I love the Olympics!
I have every opening ceremonies, gymnastics, and figure skating competition on VHS (getting obsolete) since 1992 - when I was 11 years old. Even without those tapes, I can remember the wonder of the “snow globe women” who carried the signs and lead out each of the country delegations in Lillehammer. I remember how I felt when Shannon Miller got the same vault score as Tatiana Gutsu in Barcelona, and being enraged because Tatiana had clearly bent her legs in the air – and she wound up winning the gold. I’ve watched the tapes so many times – in the summer, in the winter, whenever I got the “urge” especially in non-Olympic years – that I can tell you every single score that every single athlete received. But it’s not just the winners, or the Americans that I root for. I enjoy the whole Olympic process. I love watching someone who has trained their entire life put it all out on the line for that moment – which for a sprinter could be less than 10 seconds. I love watching the people who are thrilled with a top 25 finish, or to make it to the semi final round. I love to watch the moments of triumph – whether that’s a gold medal or a personal best.
I’m particularly excited about these Olympics because they combine my two favorite things – the Olympics and China. Does it get any better than your dream land, and your dream sport? Every montage will have pictures of that magical place that I have dreamed of and visited. It will be interesting to see the political plays, but for my One World, One Dream I’m most excited to see the sports in the settings.
The other thing that makes this the most exciting Olympics yet (and I went to the Salt Lake games and opening ceremonies, so I have to be pretty excited for this to be my favorite) is that in all past Olympics I was a spectator only. Now, although I’m clearly just as far away from getting a gold medal as I ever have been, I have been swimming and biking and running – and competing. I understand what it’s like to get in there and train every day and the joys and the failures of your work playing out on event day. It will be very interesting for me to see the athletes and the events (and I watch everything from judo to archery) in a different light. I’m looking forward to it. I’m also hoping that it will give me new daydreams to think about when I’m endlessly on the tready!
My favorite Olympic moment happened in the Sydney games in 2000. The Sydney games were all about swimming. The Aussies LOVE the swimming events. They also had a real world-class swimmer, Ian Thorpe, the “Thorpedo”. On the day of the 100 meter qualifications, the slowest three swimmers were in their own heat. You could feel the slowly building tension of the crowd for what would be coming later, but at this early morning heat, it was still pretty sleepy.
Due to the IOC’s wildcard entries, there were three athletes from developing nations. One of them was Eric Moussambani from Equatorial Guinea. When the other two competitors false started, Eric had to do the 100 meters by himself, in front of a knowledgeable swimming crowd. No big deal? Well Eric had never swum 100 meters in his life. He had never been in a 50 meter pool. He didn’t even have a coach. He had been training for two months. His “trials” were more of a non-drowning contest, in a small hotel pool. The reality was that his wildcard entry had just gone from an opportunity to experience the Olympics and increase interest in his country to a nightmare of being in the spotlight on the world’s biggest stage, by himself. His very best was so poor, that at best he could be laughed at. Even I swim faster than Eric did.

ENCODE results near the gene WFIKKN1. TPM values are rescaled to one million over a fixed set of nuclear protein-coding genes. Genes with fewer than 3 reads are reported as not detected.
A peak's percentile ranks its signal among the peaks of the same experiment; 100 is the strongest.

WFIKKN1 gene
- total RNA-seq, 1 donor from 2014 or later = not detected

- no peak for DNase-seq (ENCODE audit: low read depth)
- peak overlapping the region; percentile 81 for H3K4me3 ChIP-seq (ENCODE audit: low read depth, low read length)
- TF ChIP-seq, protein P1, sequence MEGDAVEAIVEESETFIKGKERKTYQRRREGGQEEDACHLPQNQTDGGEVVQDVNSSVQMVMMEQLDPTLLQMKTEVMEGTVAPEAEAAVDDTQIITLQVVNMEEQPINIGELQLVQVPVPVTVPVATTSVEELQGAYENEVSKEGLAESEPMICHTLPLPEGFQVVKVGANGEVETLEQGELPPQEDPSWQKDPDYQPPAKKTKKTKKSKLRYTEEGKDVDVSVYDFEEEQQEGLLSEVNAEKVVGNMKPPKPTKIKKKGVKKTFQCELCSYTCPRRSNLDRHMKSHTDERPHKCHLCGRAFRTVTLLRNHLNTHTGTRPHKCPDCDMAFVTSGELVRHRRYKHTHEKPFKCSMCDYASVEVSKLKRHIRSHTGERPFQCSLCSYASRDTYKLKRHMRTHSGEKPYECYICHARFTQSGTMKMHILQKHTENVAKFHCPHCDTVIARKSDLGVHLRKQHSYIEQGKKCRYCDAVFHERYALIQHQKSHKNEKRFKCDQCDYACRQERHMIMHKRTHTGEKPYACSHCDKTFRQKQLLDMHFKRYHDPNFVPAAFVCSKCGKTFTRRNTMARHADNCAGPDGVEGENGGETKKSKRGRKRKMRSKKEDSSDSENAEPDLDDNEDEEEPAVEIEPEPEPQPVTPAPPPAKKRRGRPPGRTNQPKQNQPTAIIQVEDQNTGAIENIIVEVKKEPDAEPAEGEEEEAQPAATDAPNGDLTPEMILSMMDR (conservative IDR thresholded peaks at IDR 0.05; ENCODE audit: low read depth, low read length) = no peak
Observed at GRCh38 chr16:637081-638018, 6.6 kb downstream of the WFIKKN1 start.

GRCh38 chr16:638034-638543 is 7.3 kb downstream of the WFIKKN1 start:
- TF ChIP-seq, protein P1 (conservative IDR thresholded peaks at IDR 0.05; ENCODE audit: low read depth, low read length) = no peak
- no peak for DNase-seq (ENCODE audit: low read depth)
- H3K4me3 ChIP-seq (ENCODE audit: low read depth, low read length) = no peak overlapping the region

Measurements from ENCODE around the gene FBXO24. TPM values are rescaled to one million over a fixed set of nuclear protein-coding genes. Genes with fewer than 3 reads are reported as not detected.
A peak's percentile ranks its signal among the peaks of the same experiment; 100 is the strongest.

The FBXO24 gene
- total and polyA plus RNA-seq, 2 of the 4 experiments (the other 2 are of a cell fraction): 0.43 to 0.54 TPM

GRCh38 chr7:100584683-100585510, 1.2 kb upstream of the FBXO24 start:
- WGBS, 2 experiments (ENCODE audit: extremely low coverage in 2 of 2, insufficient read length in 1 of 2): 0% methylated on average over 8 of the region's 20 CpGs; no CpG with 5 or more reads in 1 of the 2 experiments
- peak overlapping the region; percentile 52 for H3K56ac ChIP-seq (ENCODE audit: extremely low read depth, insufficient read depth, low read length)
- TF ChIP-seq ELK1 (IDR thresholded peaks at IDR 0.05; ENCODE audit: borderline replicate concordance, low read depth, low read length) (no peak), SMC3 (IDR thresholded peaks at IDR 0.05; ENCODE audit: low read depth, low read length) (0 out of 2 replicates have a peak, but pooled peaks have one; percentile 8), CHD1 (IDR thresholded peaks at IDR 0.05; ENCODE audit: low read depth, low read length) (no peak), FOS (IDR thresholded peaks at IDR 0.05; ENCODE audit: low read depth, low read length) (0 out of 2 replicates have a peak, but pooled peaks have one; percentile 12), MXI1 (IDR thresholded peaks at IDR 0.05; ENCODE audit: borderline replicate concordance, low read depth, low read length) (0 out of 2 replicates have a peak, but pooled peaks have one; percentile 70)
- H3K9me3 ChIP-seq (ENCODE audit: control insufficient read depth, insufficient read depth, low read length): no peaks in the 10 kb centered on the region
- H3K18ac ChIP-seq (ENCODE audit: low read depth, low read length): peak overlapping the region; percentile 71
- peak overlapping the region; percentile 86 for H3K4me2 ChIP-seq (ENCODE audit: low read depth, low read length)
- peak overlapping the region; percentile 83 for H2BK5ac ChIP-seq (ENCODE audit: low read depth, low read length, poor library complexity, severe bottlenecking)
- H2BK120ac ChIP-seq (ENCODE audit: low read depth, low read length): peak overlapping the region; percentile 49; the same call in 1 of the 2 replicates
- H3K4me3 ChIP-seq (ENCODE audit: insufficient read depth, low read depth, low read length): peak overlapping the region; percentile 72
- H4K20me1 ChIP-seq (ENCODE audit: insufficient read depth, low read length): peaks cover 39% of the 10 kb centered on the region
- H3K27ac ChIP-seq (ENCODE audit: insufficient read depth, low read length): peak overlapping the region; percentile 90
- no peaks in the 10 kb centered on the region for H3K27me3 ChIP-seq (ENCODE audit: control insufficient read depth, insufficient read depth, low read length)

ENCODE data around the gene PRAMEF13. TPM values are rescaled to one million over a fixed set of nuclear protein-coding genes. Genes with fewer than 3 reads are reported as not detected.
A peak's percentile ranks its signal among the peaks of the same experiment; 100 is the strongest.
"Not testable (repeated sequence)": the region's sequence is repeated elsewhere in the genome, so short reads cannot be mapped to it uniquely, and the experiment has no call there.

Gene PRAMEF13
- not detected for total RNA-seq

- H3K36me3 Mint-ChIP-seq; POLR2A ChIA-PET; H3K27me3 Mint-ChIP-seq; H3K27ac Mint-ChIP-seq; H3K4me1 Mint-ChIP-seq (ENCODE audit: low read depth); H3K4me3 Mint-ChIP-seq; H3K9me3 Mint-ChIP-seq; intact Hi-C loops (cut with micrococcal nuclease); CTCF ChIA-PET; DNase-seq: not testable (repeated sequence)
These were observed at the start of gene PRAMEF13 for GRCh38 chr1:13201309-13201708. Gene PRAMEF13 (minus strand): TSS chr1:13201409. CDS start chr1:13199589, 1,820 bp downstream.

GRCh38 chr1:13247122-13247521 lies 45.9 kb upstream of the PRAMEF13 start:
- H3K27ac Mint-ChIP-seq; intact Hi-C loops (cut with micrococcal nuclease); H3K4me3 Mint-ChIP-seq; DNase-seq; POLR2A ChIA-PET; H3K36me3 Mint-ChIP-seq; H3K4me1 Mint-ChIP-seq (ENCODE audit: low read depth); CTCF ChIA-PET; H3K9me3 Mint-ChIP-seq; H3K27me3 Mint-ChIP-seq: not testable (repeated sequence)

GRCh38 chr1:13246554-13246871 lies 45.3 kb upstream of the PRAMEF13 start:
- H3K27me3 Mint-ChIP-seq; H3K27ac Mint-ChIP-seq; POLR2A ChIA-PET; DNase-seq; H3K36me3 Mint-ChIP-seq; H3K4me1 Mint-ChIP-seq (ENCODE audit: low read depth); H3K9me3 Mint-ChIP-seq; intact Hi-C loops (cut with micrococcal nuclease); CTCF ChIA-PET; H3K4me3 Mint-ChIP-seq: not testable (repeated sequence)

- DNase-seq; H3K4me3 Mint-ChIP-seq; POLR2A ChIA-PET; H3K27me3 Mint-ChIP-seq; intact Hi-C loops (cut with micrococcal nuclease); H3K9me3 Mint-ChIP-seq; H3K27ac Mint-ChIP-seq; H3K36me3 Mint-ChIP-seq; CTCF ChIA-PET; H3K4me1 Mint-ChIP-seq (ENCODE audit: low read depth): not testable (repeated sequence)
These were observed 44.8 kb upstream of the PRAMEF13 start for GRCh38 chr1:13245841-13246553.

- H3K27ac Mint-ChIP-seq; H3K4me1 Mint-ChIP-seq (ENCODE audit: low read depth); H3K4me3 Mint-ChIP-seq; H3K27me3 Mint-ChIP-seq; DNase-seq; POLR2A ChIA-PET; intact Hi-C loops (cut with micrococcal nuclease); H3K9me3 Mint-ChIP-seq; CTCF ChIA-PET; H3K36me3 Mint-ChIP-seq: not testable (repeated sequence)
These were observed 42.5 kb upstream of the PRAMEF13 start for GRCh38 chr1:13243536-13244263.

Was he afraid? Maybe. But even if he was, he dove into the water by himself, and he flailed along. He crawled his way through the water slowly making it to the other side of the pool, and then he doggedly turned around and attempted to swim the whole way back. The entire time he was swimming he was the only person in the pool. This entire crowd watched every single labored stroke. By the end, he was completely spent, and those last few strokes look like an attempt to not drown more than an attempt to swim. But you know what? He did it. And every time I watch it (at the 1 hour and 23 minute mark on my VHS tape) I cry. The crowd initially laughs at him, but after a few strokes they realize what they are watching. The encourage him. They begin to cheer for him. By the end they are all screaming hoarsely in support to keep him going. It’s incredible to watch the human spirit – of people digging deep and looking beyond their expectations. At the end, when he was interviewed he said that the crowd was so loud he actually thought he had won a medal.
Even I, an Olympic freak by all accounts, have forgotten who won the 100 meter freestyle that day. But I will always remember Eric Moussambani. I hope that these Olympics bring more stories like his – and I am looking forward to all of the Moments.
Bei Jing Huan Ying Ni! (Jing Jing is by far my favorite Fu Wa!)